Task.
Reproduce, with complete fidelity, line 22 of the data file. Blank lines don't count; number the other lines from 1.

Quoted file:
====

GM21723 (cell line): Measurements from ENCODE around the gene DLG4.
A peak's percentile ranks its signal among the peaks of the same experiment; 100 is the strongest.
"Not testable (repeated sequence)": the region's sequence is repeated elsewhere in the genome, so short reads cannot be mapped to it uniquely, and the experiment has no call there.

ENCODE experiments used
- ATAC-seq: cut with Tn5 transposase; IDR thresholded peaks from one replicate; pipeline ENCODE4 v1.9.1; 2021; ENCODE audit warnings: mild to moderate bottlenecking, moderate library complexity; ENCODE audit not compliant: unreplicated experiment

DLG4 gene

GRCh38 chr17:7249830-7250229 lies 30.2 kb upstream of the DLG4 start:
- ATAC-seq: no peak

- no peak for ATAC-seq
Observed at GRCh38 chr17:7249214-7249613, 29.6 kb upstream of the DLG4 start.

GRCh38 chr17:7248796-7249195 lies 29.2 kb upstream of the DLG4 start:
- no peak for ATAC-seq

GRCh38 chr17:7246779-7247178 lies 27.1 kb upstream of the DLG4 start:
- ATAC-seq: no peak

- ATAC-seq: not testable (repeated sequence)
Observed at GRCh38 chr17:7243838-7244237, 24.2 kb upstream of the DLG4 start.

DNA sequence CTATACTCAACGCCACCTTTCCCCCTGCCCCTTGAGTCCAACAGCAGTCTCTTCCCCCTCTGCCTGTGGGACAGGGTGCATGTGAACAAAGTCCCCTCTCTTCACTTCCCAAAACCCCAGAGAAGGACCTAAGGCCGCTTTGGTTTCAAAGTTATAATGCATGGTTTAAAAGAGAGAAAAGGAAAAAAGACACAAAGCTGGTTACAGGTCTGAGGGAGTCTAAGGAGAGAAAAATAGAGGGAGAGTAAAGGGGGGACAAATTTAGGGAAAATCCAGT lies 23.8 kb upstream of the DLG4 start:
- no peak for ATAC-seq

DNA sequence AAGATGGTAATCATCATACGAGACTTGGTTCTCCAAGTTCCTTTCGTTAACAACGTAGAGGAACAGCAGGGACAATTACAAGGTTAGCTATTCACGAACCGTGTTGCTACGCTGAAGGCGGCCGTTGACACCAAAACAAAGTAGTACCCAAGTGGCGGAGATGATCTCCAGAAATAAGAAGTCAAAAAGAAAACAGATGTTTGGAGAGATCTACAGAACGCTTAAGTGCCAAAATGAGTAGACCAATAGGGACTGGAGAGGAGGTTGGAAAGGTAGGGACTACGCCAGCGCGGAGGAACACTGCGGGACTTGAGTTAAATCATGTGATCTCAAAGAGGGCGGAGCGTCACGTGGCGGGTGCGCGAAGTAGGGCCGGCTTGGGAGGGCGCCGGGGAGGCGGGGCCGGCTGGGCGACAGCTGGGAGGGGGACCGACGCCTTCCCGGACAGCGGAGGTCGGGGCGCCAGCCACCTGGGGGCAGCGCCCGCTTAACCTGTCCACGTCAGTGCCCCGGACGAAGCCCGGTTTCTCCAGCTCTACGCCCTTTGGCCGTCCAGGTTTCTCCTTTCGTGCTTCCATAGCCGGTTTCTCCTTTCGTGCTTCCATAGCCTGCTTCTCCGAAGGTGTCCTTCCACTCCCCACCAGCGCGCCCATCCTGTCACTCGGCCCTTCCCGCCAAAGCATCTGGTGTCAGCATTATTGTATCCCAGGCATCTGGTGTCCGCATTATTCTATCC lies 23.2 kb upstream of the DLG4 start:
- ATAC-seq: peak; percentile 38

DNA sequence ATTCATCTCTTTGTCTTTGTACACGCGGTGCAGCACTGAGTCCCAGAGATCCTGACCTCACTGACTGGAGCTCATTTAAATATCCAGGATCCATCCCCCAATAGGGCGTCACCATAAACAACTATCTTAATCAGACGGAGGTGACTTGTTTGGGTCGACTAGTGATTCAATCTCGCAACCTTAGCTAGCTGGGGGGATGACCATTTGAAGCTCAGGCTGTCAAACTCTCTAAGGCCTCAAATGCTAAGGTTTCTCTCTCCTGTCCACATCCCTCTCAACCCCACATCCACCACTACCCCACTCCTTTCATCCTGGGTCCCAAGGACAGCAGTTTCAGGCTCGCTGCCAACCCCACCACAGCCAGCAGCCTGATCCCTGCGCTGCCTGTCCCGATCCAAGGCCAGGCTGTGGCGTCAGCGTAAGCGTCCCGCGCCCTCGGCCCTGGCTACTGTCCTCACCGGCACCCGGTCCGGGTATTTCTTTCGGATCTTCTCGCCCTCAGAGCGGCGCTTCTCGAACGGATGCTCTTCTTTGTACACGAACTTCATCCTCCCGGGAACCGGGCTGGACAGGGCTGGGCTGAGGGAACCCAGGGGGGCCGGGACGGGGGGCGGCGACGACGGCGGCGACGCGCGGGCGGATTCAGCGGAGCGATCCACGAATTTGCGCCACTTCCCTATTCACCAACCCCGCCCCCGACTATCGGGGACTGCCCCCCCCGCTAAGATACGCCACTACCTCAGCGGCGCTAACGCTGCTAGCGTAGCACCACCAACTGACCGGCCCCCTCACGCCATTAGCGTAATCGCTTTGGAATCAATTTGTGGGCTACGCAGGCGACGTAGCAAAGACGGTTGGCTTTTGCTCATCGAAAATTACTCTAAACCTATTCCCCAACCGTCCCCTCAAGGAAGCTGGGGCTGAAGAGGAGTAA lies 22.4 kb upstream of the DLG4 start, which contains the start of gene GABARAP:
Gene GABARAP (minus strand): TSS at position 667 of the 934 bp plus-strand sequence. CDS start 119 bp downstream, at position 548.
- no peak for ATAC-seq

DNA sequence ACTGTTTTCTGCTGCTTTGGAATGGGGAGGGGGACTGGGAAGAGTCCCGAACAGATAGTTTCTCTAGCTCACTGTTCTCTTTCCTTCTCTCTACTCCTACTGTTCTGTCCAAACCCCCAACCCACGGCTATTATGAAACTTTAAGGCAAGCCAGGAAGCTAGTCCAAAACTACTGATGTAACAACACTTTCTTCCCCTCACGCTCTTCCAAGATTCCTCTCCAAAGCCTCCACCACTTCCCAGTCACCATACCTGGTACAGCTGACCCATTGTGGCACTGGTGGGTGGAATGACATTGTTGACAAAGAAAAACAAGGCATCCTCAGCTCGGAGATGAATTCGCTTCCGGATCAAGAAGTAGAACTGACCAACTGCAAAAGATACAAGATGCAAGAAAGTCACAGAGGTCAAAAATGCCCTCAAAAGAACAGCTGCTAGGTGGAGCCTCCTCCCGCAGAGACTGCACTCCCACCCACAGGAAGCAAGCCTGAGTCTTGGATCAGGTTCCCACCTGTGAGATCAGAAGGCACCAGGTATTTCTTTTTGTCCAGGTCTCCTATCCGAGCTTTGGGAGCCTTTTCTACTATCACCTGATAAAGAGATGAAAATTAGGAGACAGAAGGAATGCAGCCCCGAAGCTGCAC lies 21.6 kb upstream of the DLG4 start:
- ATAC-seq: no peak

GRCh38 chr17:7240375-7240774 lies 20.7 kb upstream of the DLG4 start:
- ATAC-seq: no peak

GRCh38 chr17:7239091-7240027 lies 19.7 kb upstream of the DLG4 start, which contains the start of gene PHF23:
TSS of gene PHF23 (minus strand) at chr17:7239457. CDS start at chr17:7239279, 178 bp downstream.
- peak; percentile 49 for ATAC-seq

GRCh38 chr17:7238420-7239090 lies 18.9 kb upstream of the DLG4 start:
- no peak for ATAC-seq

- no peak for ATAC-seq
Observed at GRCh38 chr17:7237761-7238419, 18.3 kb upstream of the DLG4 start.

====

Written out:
Gene GABARAP (minus strand): TSS at position 667 of the 934 bp plus-strand sequence. CDS start 119 bp downstream, at position 548.